Looking for the best rock climbing rope based on your need? Well, you’ve come to the right place. We will share with you what suits your needs the best with these 11 top ropes that are available in the market.
Mammut has replaced their previous line of ropes to three new ones – alpha, crag, and gym–making it easier to figure out which is which. The Mammut 9.5 Crag Classic is the replacement for their previous Infinity rope, and we found out that they’re very similar in performance, but the 9.5 Crag Classic is a bit better.
Overall, it is an excellent all-rounder rope for dragging, which is why it doesn’t come up as a surprise that it is at the top of our list.
- Has great handles
- Has longer life
- It’s quite heavy
- The middle mark wears off
The Beal Booster III is overall a great rope that costs less than other dragging ropes on the market. This has been in production for about 20 years already, but their old products aren’t worth the money.
Everyone deserves a second chance, right? They decided to take the “softer is better” approach with the Beal Booster III, which has both the highest dynamic and static elongation. This is the way to go for those trad climbers who want to minimize the force applied to their gear.
- Has low impact force rating
- Has soft catches
- It’s stiff when brand new
- Stretchy when top roping
If you’re looking for a rope that could work a route and all-around heavy use, you will not go wrong with this one. The rope was created to have a really long life span. The Sterling Velocity is recommended as someone’s first climbing rope and for someone who will only own one.
- Smooth handling
- Has durable construction
- Doesn’t perform as well as skinnier ropes.
A 9.2 mm rope is described for “elite” climbers and purposes. Due to the lightness of the rope, its longevity comes into question. The Petzl Volta breaks that stereotype, and we find this the ideal thin rope for any type of climbing.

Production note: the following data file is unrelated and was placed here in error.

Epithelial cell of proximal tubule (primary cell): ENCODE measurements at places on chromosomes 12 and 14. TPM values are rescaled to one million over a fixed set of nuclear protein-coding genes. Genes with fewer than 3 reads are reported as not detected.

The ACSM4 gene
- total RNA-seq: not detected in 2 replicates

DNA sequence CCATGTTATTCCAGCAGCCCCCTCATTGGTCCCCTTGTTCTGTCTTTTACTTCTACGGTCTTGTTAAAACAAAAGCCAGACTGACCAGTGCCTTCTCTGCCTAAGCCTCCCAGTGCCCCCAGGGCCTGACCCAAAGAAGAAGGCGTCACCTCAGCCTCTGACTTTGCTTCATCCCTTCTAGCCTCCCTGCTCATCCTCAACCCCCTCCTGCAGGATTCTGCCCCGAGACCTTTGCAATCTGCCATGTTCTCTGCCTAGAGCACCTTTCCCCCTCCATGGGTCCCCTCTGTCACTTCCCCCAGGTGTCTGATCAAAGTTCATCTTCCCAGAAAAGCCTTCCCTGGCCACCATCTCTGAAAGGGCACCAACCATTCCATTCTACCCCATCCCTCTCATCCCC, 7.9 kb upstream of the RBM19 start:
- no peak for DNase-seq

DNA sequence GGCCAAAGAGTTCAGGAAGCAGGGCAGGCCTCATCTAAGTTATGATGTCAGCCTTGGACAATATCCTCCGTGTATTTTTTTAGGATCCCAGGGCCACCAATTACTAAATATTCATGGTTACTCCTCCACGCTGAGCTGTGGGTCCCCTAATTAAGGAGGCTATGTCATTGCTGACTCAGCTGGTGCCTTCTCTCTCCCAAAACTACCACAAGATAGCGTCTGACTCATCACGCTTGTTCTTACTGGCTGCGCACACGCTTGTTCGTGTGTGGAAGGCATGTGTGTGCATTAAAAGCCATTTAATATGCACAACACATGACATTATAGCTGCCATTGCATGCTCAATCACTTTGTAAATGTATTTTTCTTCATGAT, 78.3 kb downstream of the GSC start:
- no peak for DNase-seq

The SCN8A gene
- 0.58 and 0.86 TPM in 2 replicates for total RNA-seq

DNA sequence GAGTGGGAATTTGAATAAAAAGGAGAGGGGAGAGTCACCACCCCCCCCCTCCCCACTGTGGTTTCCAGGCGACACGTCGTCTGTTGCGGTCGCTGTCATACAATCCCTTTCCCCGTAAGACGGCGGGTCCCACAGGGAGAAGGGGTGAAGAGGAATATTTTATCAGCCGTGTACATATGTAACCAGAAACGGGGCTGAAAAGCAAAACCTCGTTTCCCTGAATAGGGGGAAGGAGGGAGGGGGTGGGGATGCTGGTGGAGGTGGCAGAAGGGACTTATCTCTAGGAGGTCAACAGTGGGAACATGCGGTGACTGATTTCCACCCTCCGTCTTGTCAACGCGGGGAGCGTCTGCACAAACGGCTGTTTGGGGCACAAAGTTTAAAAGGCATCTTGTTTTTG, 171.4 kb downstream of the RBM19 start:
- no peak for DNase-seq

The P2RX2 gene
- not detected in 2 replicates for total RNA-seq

It is built with a 42% sheath which rivals even the strongest and most durable rope we’ve tested. A few drawbacks of this product is that it seems to be fatter than a 9.2mm rope; it also doesn’t come with a bi-patterned weave which means you must make sure the middle stays marked.
This is recommendable to expert climbers as there’s an increased risk of belaying accidents due to less friction.
- Light and skinny
- Very soft and supple
- Has a long-lasting dry coating
- The thick sheath that is durable
- Feels thicker, although not heavier, than a 9.2 mm rope
- There’s no bi-patterned option.
This is the lightest rope in this review that ensures you’re not pulling extra weight. What is amazing about this is its durability. We’ve tried it on two different sports trips, and it lasted well until the end, with the rope still in great shape.
The Eldrid Swift Eco Dry is the only climbing rope that isn’t treated with harmful PFC dry coating. It’s Bluesign certified, and it’s made of recycled materials.
- Harmful PFC chemical-free
- Versatile for guiding
- Very durable for a thin diameter
- Dry treatment wears off fast
- Is on the smaller side of belay devices
- It’s not ideal for a lot of hang-dogging
Why trust our review?
This was a tag-team effort between veteran climbers Andy Wellman and Cam McKenzie Ring. We first researched compared products, and finalized what we would test. Once we have the ropes, we put them into use in different locations.
We tested every characteristic of the ropes with care. After exhausting comparative testing, we think that our review should be able to give you a solid piece of information to help you choose what rope to buy.
What we tested upon each climbing rope
Each climbing rope is different from the others so it’s important to know what type of rope you’ll need. Hopefully, this review has helped you come to a conclusion of what rope you’ll purchase for your rock climbing adventure!